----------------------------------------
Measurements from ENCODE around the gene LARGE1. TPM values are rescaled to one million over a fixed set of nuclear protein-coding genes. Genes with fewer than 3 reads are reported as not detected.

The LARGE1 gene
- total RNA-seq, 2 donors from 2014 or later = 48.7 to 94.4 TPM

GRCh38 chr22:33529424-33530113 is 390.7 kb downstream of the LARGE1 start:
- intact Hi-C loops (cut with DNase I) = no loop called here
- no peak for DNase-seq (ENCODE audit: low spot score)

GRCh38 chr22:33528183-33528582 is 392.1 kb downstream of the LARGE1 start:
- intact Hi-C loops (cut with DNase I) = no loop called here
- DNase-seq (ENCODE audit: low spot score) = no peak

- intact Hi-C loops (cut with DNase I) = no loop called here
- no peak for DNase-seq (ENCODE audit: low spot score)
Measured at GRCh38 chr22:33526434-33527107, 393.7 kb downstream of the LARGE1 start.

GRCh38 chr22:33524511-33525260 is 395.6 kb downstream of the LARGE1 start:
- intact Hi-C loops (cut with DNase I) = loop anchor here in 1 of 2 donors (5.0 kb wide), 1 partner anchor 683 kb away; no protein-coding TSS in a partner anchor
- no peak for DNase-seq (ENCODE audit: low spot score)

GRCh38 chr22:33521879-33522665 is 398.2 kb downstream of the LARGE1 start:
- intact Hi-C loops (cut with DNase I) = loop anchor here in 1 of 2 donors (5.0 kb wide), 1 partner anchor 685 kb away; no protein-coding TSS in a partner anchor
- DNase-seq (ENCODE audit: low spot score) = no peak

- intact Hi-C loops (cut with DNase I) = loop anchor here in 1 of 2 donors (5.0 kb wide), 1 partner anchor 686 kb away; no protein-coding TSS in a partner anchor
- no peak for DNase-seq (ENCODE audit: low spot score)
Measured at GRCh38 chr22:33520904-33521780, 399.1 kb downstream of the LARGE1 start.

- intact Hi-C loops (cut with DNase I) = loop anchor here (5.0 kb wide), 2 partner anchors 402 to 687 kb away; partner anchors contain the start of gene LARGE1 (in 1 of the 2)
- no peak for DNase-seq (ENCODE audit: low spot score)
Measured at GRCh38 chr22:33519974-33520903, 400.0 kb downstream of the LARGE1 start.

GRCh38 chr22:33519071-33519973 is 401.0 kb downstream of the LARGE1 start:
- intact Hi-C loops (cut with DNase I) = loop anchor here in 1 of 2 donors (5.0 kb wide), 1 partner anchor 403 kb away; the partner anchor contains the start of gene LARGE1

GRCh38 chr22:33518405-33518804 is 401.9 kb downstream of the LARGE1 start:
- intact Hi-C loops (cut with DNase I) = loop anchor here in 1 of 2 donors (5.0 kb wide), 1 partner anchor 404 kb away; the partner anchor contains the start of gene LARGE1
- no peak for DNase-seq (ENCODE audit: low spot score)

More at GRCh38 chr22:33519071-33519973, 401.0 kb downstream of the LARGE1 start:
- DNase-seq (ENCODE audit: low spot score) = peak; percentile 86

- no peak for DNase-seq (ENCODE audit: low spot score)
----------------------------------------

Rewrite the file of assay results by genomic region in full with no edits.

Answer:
Measurements from ENCODE around the gene LARGE1. TPM values are rescaled to one million over a fixed set of nuclear protein-coding genes. Genes with fewer than 3 reads are reported as not detected.

The LARGE1 gene
- total RNA-seq, 2 donors from 2014 or later = 48.7 to 94.4 TPM

GRCh38 chr22:33529424-33530113 is 390.7 kb downstream of the LARGE1 start:
- intact Hi-C loops (cut with DNase I) = no loop called here
- no peak for DNase-seq (ENCODE audit: low spot score)

GRCh38 chr22:33528183-33528582 is 392.1 kb downstream of the LARGE1 start:
- intact Hi-C loops (cut with DNase I) = no loop called here
- DNase-seq (ENCODE audit: low spot score) = no peak

- intact Hi-C loops (cut with DNase I) = no loop called here
- no peak for DNase-seq (ENCODE audit: low spot score)
Measured at GRCh38 chr22:33526434-33527107, 393.7 kb downstream of the LARGE1 start.

GRCh38 chr22:33524511-33525260 is 395.6 kb downstream of the LARGE1 start:
- intact Hi-C loops (cut with DNase I) = loop anchor here in 1 of 2 donors (5.0 kb wide), 1 partner anchor 683 kb away; no protein-coding TSS in a partner anchor
- no peak for DNase-seq (ENCODE audit: low spot score)

GRCh38 chr22:33521879-33522665 is 398.2 kb downstream of the LARGE1 start:
- intact Hi-C loops (cut with DNase I) = loop anchor here in 1 of 2 donors (5.0 kb wide), 1 partner anchor 685 kb away; no protein-coding TSS in a partner anchor
- DNase-seq (ENCODE audit: low spot score) = no peak

- intact Hi-C loops (cut with DNase I) = loop anchor here in 1 of 2 donors (5.0 kb wide), 1 partner anchor 686 kb away; no protein-coding TSS in a partner anchor
- no peak for DNase-seq (ENCODE audit: low spot score)
Measured at GRCh38 chr22:33520904-33521780, 399.1 kb downstream of the LARGE1 start.

- intact Hi-C loops (cut with DNase I) = loop anchor here (5.0 kb wide), 2 partner anchors 402 to 687 kb away; partner anchors contain the start of gene LARGE1 (in 1 of the 2)
- no peak for DNase-seq (ENCODE audit: low spot score)
Measured at GRCh38 chr22:33519974-33520903, 400.0 kb downstream of the LARGE1 start.

GRCh38 chr22:33519071-33519973 is 401.0 kb downstream of the LARGE1 start:
- intact Hi-C loops (cut with DNase I) = loop anchor here in 1 of 2 donors (5.0 kb wide), 1 partner anchor 403 kb away; the partner anchor contains the start of gene LARGE1

GRCh38 chr22:33518405-33518804 is 401.9 kb downstream of the LARGE1 start:
- intact Hi-C loops (cut with DNase I) = loop anchor here in 1 of 2 donors (5.0 kb wide), 1 partner anchor 404 kb away; the partner anchor contains the start of gene LARGE1
- no peak for DNase-seq (ENCODE audit: low spot score)

More at GRCh38 chr22:33519071-33519973, 401.0 kb downstream of the LARGE1 start:
- DNase-seq (ENCODE audit: low spot score) = peak; percentile 86

- no peak for DNase-seq (ENCODE audit: low spot score)